This paper presents the semantic-reasoning module of VIRBOT, our proposed architecture for service robots. We show that by combining symbolic AI with digital-signal processing techniques this module achieves competitive performance. Our system translates a voice command into an unambiguous representation that helps an inference engine, built around an expert system, to perform action and motion planning. First, in the natural-language interpretation process, the system generates two outputs: (1) conceptual dependence, expressing the linguistic meaning of the statement, and (2) verbal confirmation, a paraphrase in natural language that is repeated to the user to confirm that the command has been correctly understood. Then, a conceptual-dependency interpreter extracts semantic role structures from the input sentence and looks for such structures in a set of known interpretation patterns. We evaluate this approach in a series of skill-specific semantic-reasoning experiments. Finally, we demonstrate our system in the general-purpose service robot test of the RoboCup-at-Home international competition, where incomplete information is given to a robot and the robot must recognize and request the missing information, and we compare our results with a series of baselines from the competition where our proposal performed best.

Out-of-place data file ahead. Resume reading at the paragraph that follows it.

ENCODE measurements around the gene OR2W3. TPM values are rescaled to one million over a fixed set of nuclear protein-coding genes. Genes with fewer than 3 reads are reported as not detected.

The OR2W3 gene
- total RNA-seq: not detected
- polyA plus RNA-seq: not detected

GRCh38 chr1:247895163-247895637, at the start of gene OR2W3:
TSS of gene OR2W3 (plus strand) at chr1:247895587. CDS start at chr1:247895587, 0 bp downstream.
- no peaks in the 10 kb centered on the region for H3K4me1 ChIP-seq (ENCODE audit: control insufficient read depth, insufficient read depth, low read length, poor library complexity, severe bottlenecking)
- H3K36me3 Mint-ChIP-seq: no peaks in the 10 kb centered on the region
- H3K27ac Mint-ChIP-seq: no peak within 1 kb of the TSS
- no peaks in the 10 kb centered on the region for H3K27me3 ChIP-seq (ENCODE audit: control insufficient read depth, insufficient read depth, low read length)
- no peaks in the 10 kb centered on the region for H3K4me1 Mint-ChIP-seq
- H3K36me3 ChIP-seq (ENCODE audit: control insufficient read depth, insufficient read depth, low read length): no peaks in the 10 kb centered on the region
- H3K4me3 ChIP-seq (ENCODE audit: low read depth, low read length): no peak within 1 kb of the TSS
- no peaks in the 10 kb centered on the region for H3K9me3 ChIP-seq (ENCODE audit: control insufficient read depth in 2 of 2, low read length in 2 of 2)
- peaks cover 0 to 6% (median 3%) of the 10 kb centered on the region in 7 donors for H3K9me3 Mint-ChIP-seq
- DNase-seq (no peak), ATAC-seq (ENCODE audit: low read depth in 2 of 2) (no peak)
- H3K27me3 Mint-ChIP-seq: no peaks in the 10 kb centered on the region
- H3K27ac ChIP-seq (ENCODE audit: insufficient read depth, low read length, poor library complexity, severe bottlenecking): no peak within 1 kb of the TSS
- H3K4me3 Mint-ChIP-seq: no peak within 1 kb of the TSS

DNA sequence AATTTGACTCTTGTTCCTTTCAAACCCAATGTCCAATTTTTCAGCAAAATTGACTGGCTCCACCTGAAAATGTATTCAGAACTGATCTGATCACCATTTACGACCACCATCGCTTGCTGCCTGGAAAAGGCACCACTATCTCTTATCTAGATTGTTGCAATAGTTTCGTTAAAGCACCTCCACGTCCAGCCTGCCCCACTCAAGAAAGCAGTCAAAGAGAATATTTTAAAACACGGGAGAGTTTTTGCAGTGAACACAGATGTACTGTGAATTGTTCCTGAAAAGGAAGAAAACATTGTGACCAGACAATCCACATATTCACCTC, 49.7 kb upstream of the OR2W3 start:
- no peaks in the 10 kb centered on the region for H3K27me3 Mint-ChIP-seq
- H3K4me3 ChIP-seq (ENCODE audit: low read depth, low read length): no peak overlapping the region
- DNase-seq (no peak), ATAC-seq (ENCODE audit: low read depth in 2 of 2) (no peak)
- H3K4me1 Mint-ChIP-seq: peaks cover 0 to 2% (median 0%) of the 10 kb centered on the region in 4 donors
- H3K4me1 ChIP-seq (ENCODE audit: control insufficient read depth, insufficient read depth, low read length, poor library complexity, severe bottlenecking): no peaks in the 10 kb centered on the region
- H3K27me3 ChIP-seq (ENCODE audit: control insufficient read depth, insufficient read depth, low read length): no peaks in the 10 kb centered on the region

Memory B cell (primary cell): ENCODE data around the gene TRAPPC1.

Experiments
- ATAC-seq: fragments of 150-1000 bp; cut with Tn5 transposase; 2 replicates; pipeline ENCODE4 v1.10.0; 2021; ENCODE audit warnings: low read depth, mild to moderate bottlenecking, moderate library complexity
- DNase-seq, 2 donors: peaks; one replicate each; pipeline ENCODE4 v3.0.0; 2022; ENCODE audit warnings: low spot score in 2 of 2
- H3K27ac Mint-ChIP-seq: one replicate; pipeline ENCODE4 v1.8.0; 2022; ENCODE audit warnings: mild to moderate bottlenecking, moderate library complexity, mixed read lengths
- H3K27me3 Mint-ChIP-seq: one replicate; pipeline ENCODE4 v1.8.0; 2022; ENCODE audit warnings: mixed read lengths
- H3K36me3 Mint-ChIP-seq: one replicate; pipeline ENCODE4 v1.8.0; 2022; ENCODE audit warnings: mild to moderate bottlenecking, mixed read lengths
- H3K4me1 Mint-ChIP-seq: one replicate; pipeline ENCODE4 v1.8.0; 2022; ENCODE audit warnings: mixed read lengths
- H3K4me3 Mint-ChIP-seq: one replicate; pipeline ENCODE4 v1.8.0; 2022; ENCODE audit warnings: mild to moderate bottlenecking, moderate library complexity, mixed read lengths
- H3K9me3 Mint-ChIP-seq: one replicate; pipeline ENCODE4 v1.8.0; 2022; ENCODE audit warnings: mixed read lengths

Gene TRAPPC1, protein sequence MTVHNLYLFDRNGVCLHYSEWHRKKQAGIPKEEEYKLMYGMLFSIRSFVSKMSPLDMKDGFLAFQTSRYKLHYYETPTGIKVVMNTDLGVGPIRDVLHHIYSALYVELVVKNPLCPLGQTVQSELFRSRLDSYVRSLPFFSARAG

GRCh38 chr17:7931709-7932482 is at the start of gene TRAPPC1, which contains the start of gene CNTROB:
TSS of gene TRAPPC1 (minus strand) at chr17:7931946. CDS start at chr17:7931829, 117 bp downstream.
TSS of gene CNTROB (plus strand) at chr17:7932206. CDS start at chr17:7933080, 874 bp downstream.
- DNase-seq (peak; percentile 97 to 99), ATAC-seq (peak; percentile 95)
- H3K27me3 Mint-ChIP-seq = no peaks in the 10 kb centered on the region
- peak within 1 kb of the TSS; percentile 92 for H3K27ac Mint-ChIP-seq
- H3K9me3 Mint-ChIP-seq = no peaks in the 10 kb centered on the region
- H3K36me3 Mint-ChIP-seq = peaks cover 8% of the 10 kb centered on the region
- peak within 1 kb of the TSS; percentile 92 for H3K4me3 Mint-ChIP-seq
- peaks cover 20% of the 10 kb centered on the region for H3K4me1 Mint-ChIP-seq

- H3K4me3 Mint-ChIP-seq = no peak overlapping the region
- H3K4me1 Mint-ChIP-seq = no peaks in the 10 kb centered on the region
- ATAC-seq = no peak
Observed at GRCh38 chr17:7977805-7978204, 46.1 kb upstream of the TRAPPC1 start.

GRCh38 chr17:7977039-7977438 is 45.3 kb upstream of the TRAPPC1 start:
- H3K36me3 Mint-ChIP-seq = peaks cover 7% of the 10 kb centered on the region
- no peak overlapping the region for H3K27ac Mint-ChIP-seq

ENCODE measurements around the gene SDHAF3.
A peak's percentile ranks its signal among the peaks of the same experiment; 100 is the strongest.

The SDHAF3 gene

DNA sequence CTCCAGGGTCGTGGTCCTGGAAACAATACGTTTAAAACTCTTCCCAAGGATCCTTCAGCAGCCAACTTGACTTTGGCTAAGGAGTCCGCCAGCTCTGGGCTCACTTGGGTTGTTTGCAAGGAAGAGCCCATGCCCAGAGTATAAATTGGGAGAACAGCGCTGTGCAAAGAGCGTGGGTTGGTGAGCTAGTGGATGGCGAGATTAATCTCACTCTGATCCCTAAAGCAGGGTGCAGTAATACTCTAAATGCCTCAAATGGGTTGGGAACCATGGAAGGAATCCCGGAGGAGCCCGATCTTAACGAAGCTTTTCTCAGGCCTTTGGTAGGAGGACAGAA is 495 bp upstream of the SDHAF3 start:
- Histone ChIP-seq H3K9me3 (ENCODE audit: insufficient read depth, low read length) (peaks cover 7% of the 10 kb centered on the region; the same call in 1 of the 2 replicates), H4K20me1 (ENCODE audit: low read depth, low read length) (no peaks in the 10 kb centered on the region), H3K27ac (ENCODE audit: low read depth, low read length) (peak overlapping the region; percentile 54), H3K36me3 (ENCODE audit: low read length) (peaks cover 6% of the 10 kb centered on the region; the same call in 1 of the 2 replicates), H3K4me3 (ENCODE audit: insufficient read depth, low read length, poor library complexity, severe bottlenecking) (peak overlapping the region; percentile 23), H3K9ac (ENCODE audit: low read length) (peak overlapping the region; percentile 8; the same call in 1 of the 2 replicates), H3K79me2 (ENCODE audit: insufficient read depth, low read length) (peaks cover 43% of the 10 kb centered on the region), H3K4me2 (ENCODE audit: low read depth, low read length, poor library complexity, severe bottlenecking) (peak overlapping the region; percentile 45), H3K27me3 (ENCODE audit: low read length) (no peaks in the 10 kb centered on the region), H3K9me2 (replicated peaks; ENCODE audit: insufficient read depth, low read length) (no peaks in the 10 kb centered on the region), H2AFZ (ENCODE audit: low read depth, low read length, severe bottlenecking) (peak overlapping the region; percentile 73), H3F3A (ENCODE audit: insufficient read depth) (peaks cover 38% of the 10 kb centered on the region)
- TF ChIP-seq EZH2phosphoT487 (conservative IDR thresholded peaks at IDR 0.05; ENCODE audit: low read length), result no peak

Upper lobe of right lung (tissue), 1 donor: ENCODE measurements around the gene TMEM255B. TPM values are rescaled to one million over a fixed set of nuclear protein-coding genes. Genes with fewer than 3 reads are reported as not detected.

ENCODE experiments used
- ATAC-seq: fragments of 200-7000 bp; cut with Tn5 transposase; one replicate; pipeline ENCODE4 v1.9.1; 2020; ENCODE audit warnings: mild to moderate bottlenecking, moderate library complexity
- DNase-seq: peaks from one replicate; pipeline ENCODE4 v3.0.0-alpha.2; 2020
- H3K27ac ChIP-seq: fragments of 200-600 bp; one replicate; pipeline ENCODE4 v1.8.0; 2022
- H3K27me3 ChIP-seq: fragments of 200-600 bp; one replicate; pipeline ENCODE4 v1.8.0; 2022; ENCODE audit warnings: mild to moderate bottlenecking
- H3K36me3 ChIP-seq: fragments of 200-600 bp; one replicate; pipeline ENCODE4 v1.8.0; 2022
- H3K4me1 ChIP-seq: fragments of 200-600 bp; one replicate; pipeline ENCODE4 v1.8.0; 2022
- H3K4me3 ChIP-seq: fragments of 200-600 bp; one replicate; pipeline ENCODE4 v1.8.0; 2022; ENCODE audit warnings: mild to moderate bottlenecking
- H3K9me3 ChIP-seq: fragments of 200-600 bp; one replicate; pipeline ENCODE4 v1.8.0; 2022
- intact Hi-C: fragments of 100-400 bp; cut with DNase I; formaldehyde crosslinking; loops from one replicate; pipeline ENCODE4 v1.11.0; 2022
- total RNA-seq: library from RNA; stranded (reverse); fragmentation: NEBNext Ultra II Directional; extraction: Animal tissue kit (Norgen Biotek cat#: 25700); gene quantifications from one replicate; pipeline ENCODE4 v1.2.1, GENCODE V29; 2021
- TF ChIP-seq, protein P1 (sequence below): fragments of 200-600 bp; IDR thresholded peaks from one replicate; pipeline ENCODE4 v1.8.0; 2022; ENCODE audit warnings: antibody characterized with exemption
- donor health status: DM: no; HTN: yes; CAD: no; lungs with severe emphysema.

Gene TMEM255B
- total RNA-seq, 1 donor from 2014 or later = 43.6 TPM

Savage, J., Rosenblueth, D. A., Matamoros, M., Negrete, M., Contreras, L., Cruz, J., . . . Okada, H. (2019). Semantic reasoning in service robots using expert systems. Robotics and Autonomous Systems, 114, 77-92. doi:10.1016/j.robot.2019.01.007